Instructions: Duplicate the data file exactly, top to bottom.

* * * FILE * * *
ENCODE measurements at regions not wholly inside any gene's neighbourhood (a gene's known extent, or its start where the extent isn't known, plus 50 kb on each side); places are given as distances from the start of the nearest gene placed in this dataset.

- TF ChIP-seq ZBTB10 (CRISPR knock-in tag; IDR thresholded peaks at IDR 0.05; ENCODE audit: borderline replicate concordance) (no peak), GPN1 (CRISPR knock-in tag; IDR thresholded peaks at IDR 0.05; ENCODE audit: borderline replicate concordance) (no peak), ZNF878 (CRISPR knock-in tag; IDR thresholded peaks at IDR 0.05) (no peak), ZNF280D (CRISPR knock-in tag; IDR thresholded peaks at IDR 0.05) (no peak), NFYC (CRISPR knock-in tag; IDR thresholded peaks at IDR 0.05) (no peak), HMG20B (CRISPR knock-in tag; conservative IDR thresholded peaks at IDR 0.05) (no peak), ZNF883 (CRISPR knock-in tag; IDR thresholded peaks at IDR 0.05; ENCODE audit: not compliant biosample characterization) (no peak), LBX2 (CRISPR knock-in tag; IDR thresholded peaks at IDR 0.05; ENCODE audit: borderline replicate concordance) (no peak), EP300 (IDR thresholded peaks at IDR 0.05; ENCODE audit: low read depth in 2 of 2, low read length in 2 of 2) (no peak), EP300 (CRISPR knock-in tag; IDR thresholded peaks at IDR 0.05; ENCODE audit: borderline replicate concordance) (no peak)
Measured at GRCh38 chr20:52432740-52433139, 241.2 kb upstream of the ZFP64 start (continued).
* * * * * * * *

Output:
ENCODE measurements at regions not wholly inside any gene's neighbourhood (a gene's known extent, or its start where the extent isn't known, plus 50 kb on each side); places are given as distances from the start of the nearest gene placed in this dataset.

- TF ChIP-seq ZBTB10 (CRISPR knock-in tag; IDR thresholded peaks at IDR 0.05; ENCODE audit: borderline replicate concordance) (no peak), GPN1 (CRISPR knock-in tag; IDR thresholded peaks at IDR 0.05; ENCODE audit: borderline replicate concordance) (no peak), ZNF878 (CRISPR knock-in tag; IDR thresholded peaks at IDR 0.05) (no peak), ZNF280D (CRISPR knock-in tag; IDR thresholded peaks at IDR 0.05) (no peak), NFYC (CRISPR knock-in tag; IDR thresholded peaks at IDR 0.05) (no peak), HMG20B (CRISPR knock-in tag; conservative IDR thresholded peaks at IDR 0.05) (no peak), ZNF883 (CRISPR knock-in tag; IDR thresholded peaks at IDR 0.05; ENCODE audit: not compliant biosample characterization) (no peak), LBX2 (CRISPR knock-in tag; IDR thresholded peaks at IDR 0.05; ENCODE audit: borderline replicate concordance) (no peak), EP300 (IDR thresholded peaks at IDR 0.05; ENCODE audit: low read depth in 2 of 2, low read length in 2 of 2) (no peak), EP300 (CRISPR knock-in tag; IDR thresholded peaks at IDR 0.05; ENCODE audit: borderline replicate concordance) (no peak)
Measured at GRCh38 chr20:52432740-52433139, 241.2 kb upstream of the ZFP64 start (continued).